Ningxia Tianyuan has reduced manganese flake output by around 16,000 tonnes per month due to one of its three facilities closing down for maintenance, a source at the company told Metal Bulletin.

Ningxia Tianyuan has a production capacity of 800,000 tonnes per year, according to market sources.

It is not yet known how long the output cut will last, the source at the company said.

The other two factories that produce manganese flake are operating at full capacity, the source added.

A removal of 16,000 tpm of manganese flake from the market is likely to send prices of the minor metal higher, market participants told Metal Bulletin.

“Prices are set to go higher,” a trader in Europe said. “It’s difficult to get offers from China and Ningxia is not selling any material at the moment.”

“People, who have material in Europe, are holding back with their offers, and if you need prompt material you need to pay much higher prices,” a second European trader said.

“I was only able to source one offer and even then it was only for 50 tonnes,” a third trader said. “Everyone thinks prices will rise again. Prompt prices are still around $2,500 in Rotterdam and for shipment we are nearer $2,000 plus,” the trader added.

Metal Bulletin assessed the manganese flake in-warehouse price at $2,150-2,450 per tonne on Friday May 18, steady on the midweek assessment, but down from highs seen in April of $2,495-2,640 per tonne.

Prices jumped up more than 14% in mid-April to the highest level since December 2016 on a continued supply squeeze in Europe.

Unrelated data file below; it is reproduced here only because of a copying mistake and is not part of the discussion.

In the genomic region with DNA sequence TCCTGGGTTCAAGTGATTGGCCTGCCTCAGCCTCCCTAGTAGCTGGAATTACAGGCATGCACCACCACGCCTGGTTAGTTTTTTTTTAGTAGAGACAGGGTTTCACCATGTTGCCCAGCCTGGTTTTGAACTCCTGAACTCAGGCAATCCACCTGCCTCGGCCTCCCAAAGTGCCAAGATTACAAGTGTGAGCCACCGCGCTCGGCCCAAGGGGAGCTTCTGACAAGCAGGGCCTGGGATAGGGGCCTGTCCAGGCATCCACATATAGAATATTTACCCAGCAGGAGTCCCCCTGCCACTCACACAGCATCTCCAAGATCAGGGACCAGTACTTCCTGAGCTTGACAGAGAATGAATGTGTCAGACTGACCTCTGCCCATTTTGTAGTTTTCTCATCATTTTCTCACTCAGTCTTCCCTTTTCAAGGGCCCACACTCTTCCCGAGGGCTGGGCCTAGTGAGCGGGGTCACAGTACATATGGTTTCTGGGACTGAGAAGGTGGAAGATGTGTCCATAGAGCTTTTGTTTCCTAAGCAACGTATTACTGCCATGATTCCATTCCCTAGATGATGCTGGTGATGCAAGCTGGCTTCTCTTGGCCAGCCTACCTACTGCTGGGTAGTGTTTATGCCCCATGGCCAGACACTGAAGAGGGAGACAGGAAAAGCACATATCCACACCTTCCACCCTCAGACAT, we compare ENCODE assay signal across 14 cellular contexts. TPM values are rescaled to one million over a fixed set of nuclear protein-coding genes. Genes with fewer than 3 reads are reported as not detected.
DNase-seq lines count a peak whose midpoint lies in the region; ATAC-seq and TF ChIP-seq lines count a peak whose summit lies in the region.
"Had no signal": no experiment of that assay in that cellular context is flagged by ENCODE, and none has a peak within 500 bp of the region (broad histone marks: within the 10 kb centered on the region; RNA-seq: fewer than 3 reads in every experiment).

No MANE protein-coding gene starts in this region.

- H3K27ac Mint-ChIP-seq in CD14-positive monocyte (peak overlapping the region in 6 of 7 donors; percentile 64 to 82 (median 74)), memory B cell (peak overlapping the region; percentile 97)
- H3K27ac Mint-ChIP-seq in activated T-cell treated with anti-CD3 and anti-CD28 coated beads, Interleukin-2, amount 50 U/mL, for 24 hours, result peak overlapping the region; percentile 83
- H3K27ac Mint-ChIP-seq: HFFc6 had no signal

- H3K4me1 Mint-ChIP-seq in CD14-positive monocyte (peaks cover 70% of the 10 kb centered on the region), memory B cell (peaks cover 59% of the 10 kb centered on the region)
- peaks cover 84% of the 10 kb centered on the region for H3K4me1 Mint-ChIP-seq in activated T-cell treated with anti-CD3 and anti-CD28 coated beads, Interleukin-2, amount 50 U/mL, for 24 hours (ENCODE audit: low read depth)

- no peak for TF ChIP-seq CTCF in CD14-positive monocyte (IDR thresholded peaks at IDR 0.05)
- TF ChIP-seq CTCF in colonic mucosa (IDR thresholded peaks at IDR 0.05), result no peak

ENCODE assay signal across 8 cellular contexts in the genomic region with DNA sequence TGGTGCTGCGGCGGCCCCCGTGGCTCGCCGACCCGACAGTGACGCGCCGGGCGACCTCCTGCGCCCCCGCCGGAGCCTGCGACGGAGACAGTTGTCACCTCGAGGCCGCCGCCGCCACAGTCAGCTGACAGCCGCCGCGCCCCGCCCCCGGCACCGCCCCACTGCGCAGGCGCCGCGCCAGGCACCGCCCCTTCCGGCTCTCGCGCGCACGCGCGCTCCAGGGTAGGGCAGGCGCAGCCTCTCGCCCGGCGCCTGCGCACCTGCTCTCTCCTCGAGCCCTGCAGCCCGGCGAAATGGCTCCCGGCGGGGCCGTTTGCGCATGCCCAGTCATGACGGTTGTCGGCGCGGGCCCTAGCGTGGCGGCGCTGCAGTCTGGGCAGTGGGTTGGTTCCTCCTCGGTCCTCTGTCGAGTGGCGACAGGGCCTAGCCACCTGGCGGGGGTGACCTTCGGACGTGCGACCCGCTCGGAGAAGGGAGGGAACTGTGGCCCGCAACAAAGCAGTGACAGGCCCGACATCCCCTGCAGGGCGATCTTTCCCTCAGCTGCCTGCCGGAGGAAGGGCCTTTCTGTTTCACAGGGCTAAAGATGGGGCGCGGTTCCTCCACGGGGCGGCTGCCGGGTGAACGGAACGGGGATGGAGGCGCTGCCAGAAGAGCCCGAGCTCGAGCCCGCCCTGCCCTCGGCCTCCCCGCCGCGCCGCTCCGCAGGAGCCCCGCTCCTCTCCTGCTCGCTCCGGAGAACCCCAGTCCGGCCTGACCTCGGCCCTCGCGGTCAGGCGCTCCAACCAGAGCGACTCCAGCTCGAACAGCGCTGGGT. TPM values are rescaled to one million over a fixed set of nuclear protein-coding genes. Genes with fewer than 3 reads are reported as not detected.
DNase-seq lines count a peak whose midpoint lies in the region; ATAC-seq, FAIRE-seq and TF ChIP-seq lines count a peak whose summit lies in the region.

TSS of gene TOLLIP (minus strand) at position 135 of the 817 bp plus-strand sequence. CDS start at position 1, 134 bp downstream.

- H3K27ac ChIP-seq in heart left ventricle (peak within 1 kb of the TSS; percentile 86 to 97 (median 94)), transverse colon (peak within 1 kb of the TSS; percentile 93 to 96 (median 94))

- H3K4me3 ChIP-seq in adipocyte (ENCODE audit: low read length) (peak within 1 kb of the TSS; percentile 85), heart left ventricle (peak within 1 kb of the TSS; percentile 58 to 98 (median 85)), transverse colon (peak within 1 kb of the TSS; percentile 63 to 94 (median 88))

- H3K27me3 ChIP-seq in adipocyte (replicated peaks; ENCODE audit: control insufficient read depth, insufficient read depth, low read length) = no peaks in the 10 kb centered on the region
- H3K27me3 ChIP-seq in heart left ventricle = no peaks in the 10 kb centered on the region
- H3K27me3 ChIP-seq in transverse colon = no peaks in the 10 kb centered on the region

Manganese flake prices started the year at $1,800-1,950 per tonne and have been in an upward trend for most of the year mainly due to production stoppages amid environmental inspections in China.

Ningxia Tianyuan halted production at the end of last year due to environmental inspections, prompting the first increase in manganese flake prices this year.

The nationwide campaign against environmental violations has forced some smaller miners, smelters and flotation plants across 30 different Chinese provinces to close since the beginning of last year.

But market sources told Metal Bulletin that Ningxia’s recent output reduction is linked to China Huarong Asset Management, Tianyuan Ningxia Manganese Industry Co’s (TMI) alleged financial backer, being under investigation for graft.

Ningxia Tianyuan said the China Huarong Asset Management investigation has no impact on the company, when contacted by Metal Bulletin.

Karen Ng in Singapore contributed to this article.